The man with the cupcake stall in Northcote Road offered me one and when I made as if to pay for it he said, "No, no, it's the least I can do in return for your PsychoGeography column." This has to be about as good as it gets in the fan stakes; some writers have lust-crazed nymphets throwing themselves at them – I get a carob cupcake with very sweet, very glutinous icing. Still, I'm not knocking it, I know for a fact that Ralph Steadman has never received a gift of any kind from any of his myriad fans, and that when he reads about the cupcake he'll be demanding his share. But it's too late, mate, I wolfed the lot down on the spot, staring round me at the bourgeois mummies and daddies strolling from the specialist honey shop to the chichi French kidswear boutique.
In "sarf" London, the area round Northcote Road in Clapham is known as Nappy Valley, and there's something rather heartening about the way it lives up to its stereotype: there isn't anyone within the immediate vicinity who doesn't look either fully gravid, fully loaded, or both. Saving, possibly, the man who runs the cupcake stall, who next said, apropos of nothing that I could see: "As Montaigne observed, to philosophise is to die."
Now, this isn't what you expect of a cupcake-stall proprietor, although once I'd considered it, I was surprised that he didn't continue, because clearly he was glossing the old adage that man cannot live by bread alone, with the truth that neither may he become a metaphysical breatharian. Indeed, the more I thought about what Cupcake Man said Montaigne said, the more I suspected that this was but a tiny slice of an exhaustive critique of the impact of globalisation on our patterns of consumption and our perception of the world, that the Cupcake Man had hidden in his stall.
I mean, that the likes of Jamie Oliver make a big noise about healthy eating for the lumpy proletariat while racking up fees advertising a supermarket chain certainly gets on my tits, but what it must do to Cupcake Man – who's manifestly involved in the honest labour of a culinary artisan – I hate to imagine. I see Cupcake Man, by night, working away on his treatise, his hands covered in icing burns, while on the TV in the corner of his garret (which is above the cupcake works), Oliver, Ramsay, Stein, Fearnley-Whittingstall, Blumenthal and all the rest of the celebrity egg-flippers are effing and blinding about a soufflé made from Eritrean goat's cheese.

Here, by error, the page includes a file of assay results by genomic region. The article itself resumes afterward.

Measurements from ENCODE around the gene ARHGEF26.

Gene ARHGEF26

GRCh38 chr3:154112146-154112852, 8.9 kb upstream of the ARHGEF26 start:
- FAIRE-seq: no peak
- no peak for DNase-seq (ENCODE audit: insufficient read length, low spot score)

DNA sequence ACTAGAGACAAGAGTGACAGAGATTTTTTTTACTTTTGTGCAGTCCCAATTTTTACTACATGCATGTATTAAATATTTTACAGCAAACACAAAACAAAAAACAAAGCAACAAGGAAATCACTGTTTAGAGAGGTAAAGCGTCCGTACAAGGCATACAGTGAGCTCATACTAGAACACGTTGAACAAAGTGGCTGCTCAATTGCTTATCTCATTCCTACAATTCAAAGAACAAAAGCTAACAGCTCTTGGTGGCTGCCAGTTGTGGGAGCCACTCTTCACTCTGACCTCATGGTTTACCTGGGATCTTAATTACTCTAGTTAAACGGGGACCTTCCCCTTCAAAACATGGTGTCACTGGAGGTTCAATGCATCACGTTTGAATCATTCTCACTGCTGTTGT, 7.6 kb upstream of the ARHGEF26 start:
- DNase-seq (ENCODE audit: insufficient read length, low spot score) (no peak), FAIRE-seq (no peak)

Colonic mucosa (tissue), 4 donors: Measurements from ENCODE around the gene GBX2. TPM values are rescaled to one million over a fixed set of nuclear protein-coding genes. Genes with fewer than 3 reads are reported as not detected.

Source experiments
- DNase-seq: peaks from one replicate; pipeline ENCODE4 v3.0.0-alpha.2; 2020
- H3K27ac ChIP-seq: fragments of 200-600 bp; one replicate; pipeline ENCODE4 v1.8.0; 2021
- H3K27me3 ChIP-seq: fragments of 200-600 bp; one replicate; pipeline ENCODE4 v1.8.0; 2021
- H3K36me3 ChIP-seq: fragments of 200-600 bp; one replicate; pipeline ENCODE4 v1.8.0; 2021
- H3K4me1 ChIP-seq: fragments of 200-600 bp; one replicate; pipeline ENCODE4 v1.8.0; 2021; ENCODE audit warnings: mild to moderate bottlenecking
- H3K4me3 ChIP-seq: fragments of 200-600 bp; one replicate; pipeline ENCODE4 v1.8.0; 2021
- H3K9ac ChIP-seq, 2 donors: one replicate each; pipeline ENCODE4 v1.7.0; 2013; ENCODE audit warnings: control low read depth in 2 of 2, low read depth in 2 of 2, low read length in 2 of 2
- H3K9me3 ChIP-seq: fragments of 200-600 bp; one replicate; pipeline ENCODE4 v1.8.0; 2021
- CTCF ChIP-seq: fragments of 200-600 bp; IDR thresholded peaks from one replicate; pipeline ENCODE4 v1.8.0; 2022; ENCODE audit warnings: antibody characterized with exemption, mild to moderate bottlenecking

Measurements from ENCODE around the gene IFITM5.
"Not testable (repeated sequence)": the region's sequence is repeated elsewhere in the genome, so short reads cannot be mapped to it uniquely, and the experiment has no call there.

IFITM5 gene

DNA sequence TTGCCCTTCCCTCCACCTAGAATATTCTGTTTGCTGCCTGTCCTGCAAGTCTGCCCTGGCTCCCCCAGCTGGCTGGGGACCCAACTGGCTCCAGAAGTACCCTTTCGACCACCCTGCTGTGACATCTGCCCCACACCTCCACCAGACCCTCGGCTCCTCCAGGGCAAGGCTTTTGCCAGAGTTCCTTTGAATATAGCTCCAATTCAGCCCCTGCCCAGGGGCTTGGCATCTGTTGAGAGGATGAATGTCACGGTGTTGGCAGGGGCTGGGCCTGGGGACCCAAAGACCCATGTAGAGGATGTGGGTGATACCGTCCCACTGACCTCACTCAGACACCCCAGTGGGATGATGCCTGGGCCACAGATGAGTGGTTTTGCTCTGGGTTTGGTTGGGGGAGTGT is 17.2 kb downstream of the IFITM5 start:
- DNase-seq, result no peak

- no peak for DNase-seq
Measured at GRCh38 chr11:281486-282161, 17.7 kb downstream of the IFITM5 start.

And while we're thinking about Heston Blumenthal (crazy name – whatever persuaded his mum and dad to name him after a motorway service station), he's recently invited me on one of his TV shows. Apparently, on these he recreates the cuisines of the past in order to "tempt the jaded palates of the 21st century". But there's nothing jaded about my palate at all, Heston, me old fat duck, I cleave to the notion that food is only shit waiting to happen, and that paying too much attention to what you shove in at one end is tantamount to coprophilia in advance.
No, give me an honest wedge of cheddar, a few oatcakes, a crisp apple and a carob cupcake and I'm a happy man. I once asked a gastronome friend of mine how far ahead he thought about the meals he would be having. He mused for a moment, before replying, "Sometimes only a day or so, but mostly at least a week." A week! Golly! Such foresight when it comes to an individual stomach is in marked contrast to the way humanity, like six billion locusts, is chomping through the planet's flora and fauna.
I'd like to organise a Master Chefs' tea party to be shown on all networks as part of the celebrations to mark the end of the Atlantic fisheries. We've only got a decade or so to go, so we better start planning it now. We'll need to speak to all the egg-flippers' agents and book 'em; we'll need to put all the relevant fish species on ice, so they're available; and we must secure the right venue, somewhere stupendous like the Turbot Hall ... sorry, I mean the Turbine Hall at Tate Modern.
I don't think any old punter should be allowed to eat the last cod, plaice, lobster or mackerel – it must be left to the finest palates we have to savour those final fishy riches for the rest of us. And when they're done, they can simply move round a place and begin on the next endangered species. Montaigne had it wrong: to satirise is to die a little, while these great chefs prove the truth of that toothsome adage: you are what you eat. Since they prepare – and eat – everything, it's they who are the world. Whereas the likes of me? Well, I'm just a sweet little cupcake, now aren't I?Reuse content